Yet another council vacancy will be filled with a new leader early next year, when a special election is held to fill the office of the former council president, Nury Martinez, who resigned in the aftermath of the audio scandal. On the recording, Ms. Martinez, who is Mexican American, made disparaging and racist remarks about the Black son of a fellow council member, as well as Oaxacan immigrants and other ethnic groups.
Still more turmoil awaits City Hall as court proceedings unfold in public corruption cases involving one former council member and another who has been suspended.
Ms. Bass, who has represented Los Angeles for years in the State Legislature and Congress, campaigned on a vow to help lead the city to consensus, building coalitions in the diverse and teeming metropolis of four million people. But the challenge is formidable as the city continues to grapple with quality of life issues that have festered since the pandemic, reflecting a struggle that has occurred nationally.
Tent camps dot sidewalks citywide — one downtown encampment, in fact, was dismantled last week, its occupants moved to hotel rooms, to make room for a celebration of Ms. Bass’s inauguration before incoming storms forced the festivities indoors at L.A. Live, a downtown entertainment complex.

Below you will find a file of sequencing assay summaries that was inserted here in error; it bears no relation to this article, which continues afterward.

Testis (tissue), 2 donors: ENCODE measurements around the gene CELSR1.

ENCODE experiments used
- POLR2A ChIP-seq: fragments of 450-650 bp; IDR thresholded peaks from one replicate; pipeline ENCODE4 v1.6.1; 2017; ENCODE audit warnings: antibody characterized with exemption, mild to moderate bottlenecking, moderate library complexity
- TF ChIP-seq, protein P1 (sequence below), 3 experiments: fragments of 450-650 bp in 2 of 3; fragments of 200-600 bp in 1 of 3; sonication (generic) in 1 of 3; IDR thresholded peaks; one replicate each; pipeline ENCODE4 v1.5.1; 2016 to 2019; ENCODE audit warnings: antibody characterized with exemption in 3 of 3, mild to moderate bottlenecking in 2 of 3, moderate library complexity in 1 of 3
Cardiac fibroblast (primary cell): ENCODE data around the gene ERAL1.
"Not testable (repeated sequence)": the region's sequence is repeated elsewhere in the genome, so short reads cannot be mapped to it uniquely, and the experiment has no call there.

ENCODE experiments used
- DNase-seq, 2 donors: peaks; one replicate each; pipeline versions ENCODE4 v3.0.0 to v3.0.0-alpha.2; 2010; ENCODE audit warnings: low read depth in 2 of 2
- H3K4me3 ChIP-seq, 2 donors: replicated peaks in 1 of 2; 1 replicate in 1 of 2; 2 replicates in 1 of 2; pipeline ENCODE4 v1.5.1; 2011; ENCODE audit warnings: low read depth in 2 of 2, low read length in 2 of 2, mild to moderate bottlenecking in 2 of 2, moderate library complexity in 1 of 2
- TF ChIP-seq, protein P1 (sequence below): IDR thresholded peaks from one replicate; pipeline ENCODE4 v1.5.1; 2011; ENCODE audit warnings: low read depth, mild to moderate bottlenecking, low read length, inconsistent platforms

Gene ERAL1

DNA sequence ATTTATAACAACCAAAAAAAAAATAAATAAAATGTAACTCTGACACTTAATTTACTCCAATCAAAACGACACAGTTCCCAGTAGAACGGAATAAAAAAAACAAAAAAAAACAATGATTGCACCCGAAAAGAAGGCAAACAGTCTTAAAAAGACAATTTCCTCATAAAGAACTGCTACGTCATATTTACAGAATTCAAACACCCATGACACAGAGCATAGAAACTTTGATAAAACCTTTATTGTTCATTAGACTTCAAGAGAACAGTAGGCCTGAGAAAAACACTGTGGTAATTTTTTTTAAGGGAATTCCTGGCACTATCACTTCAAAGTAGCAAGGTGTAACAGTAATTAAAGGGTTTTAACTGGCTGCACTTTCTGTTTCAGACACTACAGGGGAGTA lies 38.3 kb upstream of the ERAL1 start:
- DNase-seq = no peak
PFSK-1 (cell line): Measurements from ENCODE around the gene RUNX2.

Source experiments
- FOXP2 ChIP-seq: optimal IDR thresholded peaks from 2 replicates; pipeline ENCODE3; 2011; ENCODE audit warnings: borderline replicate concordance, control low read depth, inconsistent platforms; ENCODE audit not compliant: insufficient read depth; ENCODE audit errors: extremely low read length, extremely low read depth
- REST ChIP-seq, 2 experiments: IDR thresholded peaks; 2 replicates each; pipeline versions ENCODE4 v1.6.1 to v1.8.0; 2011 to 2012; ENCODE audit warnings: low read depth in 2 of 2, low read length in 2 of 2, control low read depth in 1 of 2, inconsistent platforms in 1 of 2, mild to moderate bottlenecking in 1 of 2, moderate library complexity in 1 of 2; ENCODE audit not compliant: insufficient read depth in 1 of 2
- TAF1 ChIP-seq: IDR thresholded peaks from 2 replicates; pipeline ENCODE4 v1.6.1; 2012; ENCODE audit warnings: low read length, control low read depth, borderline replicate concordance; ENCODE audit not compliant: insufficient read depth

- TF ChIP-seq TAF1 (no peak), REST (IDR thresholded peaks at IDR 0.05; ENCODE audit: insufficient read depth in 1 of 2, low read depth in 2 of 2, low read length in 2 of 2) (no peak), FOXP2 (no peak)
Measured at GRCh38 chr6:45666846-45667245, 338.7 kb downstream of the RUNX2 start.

Crime rates, while far lower than their peak in the 1990s, have risen, and a citywide poll done this year by Mr. Guerra’s research center found that for the first time since 2012, a majority of Angelenos felt the city was going in the wrong direction.
And that was before Mr. de León, Ms. Martinez and a third Latino council member, Gil Cedillo, were caught on a recording last year strategizing in blunt and occasionally bigoted terms to consolidate power for themselves and the city’s Latino communities as the city’s redistricting maps were being redrawn.
The group believed that their conversation, which included a powerful local labor leader who also resigned, was private, but it was being secretly recorded and was later uploaded to Reddit. Mr. Cedillo, who lost a bid for re-election before the recording’s emergence, has apologized for not cutting the conversation short but has not stepped down and will leave office on Monday. He has not returned to the council chambers since the scandal, and investigations have since ensued into the unlawful recording, the leak and the city’s redistricting process.